Elements of Style: Analyzing a Software Design Feature with a Counterexample Detector

Authors: Daniel Jackson and Craig Damon

Proceedings of the International Symposium on Software Testing and Analysis, January, 1996.

Download the Postscript (approx. 7MB). or PDF

Download the Postscript (approx 800KB, Figs 1 and 2 omitted). or PDF


We illustrate the application of a checking tool to the design of a style mechanism for a word processor. The design is cast, along with some expected properties, in a subset of Z that corresponds to the relational calculus. The tool evaluates a property by enumerating all possible cases within some finite bounds, displaying as a counterexample the first case for which the property fails to hold. Unlike animation or execution tools, our checker does not require state transitions to be expressed constructively, and unlike theorem provers, operates completely automatically without user intervention. Using a variety of reduction mechanisms, it can cover an enormous number of cases in a reasonable time, so that quite subtle flaws can be rapidly detected.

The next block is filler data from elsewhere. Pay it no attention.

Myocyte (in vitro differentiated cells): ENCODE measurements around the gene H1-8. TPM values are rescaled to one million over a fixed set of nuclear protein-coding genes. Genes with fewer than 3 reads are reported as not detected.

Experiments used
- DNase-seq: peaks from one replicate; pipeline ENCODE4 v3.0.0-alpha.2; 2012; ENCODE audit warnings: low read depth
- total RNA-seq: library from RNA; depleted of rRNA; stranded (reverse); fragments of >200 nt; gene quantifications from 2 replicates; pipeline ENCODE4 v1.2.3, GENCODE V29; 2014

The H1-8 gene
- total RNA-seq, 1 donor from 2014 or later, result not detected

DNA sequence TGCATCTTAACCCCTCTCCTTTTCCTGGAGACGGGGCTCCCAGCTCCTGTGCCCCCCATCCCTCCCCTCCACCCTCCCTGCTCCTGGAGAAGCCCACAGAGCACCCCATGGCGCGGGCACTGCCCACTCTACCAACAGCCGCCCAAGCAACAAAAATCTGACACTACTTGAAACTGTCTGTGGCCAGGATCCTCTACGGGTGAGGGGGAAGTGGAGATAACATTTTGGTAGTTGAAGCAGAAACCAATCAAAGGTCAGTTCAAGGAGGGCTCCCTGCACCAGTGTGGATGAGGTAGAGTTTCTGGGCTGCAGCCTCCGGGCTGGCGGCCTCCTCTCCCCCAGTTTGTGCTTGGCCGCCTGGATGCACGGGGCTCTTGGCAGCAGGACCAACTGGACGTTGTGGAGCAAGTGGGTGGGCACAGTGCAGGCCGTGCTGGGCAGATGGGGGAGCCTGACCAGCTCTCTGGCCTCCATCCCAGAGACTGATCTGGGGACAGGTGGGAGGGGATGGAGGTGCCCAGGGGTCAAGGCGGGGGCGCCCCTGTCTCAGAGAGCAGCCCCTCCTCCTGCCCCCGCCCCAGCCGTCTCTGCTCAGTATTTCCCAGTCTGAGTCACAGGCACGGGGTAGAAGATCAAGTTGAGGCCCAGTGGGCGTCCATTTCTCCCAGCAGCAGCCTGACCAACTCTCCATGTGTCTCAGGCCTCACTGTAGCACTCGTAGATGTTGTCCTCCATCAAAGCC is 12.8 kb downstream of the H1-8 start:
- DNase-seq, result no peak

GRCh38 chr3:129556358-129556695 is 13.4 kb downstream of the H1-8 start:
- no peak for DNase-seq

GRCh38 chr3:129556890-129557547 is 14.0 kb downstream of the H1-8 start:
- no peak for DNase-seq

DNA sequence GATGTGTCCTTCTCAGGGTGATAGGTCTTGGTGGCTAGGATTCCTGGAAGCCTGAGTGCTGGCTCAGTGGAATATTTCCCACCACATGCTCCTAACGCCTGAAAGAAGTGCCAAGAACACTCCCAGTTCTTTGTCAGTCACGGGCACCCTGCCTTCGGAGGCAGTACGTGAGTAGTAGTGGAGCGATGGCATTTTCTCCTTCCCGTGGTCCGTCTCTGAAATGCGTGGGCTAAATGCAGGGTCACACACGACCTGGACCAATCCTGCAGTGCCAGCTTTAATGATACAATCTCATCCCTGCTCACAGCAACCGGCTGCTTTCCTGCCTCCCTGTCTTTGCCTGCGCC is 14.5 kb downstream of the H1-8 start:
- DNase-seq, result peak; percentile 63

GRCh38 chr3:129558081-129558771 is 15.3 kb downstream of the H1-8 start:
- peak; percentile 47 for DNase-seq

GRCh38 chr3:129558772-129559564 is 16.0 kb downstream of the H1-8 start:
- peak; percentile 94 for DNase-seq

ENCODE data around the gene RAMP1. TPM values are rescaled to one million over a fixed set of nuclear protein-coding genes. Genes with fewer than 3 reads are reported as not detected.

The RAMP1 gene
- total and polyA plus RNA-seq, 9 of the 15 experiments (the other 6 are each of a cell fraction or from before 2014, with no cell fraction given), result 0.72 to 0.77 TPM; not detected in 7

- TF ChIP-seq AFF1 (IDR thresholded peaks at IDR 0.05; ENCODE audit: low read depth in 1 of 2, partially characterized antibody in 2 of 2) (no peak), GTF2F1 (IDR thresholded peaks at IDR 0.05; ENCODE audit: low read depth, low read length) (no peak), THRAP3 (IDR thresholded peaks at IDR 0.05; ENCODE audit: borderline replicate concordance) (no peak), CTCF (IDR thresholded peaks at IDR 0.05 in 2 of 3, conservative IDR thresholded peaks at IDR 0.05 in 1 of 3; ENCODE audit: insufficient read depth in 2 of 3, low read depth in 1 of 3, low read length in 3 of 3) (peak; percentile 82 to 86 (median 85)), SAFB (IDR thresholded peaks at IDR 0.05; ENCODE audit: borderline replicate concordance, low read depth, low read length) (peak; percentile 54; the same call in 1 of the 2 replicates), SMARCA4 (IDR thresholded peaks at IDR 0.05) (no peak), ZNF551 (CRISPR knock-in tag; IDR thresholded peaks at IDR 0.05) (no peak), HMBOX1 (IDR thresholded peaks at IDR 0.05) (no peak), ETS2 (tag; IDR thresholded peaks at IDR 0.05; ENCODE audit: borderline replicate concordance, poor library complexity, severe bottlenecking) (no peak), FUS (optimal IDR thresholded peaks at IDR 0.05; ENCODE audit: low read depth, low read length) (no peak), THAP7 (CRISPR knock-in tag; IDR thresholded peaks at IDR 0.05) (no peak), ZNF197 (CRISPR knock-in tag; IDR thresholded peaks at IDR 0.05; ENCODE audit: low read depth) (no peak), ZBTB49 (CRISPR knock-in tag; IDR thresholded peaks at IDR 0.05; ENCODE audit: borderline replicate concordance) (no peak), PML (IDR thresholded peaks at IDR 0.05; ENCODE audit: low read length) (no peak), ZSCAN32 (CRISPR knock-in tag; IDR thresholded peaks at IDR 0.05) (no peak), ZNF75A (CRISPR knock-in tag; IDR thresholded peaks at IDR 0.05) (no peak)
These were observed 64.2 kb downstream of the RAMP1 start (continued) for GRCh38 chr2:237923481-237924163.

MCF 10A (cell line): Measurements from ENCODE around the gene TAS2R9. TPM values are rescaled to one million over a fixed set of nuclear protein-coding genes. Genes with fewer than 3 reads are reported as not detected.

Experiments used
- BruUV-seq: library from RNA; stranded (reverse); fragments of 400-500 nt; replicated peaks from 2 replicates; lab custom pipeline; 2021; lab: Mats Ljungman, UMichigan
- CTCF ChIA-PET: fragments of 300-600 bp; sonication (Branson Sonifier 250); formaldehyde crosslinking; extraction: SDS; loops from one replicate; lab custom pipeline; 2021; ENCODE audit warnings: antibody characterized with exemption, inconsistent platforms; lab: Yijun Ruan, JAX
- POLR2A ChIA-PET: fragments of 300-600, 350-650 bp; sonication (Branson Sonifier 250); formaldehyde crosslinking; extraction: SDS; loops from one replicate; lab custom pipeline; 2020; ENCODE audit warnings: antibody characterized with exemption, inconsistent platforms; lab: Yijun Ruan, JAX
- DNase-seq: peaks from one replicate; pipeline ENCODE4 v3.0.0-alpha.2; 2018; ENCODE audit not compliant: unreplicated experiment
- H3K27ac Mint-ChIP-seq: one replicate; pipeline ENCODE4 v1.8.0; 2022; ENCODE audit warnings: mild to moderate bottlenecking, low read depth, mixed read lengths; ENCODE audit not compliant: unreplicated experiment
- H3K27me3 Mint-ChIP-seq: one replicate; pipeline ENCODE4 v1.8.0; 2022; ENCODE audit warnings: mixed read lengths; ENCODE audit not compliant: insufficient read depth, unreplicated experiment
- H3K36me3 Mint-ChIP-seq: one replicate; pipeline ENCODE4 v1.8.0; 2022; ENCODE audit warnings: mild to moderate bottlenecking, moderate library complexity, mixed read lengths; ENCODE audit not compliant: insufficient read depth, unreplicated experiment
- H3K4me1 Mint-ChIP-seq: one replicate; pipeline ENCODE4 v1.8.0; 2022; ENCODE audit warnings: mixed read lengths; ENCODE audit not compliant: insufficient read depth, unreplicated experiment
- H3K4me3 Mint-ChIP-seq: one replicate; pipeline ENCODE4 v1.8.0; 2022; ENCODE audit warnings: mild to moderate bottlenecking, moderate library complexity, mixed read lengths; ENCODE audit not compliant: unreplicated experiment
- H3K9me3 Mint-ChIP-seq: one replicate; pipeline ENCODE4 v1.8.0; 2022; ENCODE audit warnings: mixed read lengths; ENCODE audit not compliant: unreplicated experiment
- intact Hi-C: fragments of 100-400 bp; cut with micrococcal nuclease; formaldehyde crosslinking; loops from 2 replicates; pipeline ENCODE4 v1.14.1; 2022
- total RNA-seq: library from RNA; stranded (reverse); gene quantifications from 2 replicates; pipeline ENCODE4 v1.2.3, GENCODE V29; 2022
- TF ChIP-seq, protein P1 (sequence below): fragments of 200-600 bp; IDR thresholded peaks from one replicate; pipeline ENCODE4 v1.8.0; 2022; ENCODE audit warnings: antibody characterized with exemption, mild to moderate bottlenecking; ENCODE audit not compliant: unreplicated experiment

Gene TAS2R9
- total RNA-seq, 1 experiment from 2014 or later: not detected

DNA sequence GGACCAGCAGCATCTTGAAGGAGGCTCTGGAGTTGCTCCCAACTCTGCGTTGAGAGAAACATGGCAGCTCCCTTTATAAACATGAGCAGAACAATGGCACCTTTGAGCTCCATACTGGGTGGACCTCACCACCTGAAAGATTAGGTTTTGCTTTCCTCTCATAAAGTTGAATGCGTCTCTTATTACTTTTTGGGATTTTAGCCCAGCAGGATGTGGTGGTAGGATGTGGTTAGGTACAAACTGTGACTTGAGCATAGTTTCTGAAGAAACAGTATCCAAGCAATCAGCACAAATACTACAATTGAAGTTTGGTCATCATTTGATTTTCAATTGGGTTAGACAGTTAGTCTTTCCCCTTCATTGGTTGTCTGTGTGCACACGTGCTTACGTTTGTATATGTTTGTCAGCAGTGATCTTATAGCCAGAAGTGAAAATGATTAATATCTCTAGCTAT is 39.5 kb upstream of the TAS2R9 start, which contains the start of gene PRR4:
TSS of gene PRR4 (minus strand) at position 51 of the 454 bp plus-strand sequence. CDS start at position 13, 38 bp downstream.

Keywords: requirements analysis, design analysis, functional specification, formal specification, Z, relational calculus, model checking, exhaustive testing.

Composable Software Systems Research Group in the School of Computer Science at Carnegie Mellon University.

[Last modified 19-Feb-1999.
Mail suggestions to the